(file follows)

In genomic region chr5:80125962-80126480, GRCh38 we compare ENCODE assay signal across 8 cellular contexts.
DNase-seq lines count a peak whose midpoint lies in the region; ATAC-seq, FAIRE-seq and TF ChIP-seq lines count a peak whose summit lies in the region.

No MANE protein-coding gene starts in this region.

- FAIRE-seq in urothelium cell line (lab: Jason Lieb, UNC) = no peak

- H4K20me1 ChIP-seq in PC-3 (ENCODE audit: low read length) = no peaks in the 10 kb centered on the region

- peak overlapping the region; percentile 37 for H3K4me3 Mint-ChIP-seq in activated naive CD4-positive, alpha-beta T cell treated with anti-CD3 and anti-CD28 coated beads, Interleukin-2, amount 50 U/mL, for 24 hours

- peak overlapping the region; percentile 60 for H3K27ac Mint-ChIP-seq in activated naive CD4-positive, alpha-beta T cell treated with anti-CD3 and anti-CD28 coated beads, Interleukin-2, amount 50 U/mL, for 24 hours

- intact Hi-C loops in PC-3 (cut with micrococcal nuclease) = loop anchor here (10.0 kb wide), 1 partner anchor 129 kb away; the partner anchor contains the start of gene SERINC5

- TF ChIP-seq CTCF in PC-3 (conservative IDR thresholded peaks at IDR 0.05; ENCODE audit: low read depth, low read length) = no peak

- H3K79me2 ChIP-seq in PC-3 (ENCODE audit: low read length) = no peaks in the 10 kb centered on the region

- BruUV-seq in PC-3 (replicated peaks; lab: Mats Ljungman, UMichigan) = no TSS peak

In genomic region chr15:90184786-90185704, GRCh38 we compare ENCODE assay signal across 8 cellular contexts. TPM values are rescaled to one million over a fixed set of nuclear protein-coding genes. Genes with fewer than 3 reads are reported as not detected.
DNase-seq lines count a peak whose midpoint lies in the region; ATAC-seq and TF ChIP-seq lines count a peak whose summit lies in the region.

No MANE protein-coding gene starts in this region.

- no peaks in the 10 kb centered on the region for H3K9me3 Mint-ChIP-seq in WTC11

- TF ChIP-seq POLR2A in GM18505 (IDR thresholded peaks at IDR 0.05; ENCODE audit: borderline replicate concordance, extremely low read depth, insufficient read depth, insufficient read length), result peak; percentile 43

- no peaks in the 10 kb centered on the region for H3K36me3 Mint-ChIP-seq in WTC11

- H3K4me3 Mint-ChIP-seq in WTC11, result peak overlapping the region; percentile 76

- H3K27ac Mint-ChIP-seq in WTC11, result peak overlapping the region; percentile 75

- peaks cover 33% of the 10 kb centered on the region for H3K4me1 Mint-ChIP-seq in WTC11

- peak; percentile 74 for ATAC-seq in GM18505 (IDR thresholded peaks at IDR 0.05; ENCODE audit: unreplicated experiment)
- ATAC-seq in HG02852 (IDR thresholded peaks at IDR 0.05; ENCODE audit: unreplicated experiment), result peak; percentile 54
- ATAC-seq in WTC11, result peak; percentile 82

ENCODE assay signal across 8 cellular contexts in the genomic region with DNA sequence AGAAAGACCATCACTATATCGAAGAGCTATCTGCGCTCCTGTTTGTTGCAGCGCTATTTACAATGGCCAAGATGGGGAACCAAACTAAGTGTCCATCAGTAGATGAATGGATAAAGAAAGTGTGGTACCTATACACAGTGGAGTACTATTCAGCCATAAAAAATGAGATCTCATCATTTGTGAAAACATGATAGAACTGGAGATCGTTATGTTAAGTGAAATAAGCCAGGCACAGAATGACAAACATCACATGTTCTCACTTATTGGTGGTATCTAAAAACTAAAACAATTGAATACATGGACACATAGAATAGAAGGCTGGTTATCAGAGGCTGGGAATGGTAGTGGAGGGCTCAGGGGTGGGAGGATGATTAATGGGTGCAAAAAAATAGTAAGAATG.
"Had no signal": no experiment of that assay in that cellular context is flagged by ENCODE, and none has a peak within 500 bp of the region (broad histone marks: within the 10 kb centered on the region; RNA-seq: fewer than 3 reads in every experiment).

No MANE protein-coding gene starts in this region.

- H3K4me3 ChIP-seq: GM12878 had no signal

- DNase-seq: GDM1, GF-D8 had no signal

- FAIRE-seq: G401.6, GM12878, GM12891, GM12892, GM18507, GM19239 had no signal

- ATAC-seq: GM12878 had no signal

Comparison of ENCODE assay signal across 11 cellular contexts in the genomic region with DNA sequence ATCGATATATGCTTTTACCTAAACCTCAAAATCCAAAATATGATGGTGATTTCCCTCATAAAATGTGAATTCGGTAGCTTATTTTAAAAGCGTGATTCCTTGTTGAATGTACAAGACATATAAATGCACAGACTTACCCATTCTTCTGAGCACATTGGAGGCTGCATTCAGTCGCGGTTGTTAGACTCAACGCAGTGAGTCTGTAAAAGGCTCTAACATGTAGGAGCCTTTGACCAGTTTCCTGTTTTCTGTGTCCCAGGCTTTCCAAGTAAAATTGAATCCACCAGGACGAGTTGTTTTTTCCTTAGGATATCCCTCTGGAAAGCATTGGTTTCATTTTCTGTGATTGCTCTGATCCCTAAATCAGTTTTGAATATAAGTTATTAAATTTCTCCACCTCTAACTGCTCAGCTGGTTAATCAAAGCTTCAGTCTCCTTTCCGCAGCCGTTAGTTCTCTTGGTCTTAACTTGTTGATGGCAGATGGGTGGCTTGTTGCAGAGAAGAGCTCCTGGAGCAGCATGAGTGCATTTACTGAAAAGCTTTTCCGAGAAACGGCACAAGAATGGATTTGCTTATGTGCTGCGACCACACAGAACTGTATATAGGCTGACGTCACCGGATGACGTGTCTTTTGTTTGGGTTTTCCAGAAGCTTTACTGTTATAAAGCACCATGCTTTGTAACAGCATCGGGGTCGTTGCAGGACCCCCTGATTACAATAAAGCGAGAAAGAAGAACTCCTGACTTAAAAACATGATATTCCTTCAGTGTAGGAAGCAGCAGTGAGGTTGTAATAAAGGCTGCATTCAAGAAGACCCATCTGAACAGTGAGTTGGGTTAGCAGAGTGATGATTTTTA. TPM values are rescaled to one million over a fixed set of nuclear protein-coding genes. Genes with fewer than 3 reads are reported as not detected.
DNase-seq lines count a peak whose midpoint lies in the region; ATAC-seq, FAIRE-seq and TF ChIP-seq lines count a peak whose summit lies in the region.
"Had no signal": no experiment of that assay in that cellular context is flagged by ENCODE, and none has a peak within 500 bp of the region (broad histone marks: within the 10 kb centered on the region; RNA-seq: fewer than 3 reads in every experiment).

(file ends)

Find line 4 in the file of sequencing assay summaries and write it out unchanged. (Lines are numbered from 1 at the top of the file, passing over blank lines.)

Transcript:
- FAIRE-seq in urothelium cell line (lab: Jason Lieb, UNC) = no peak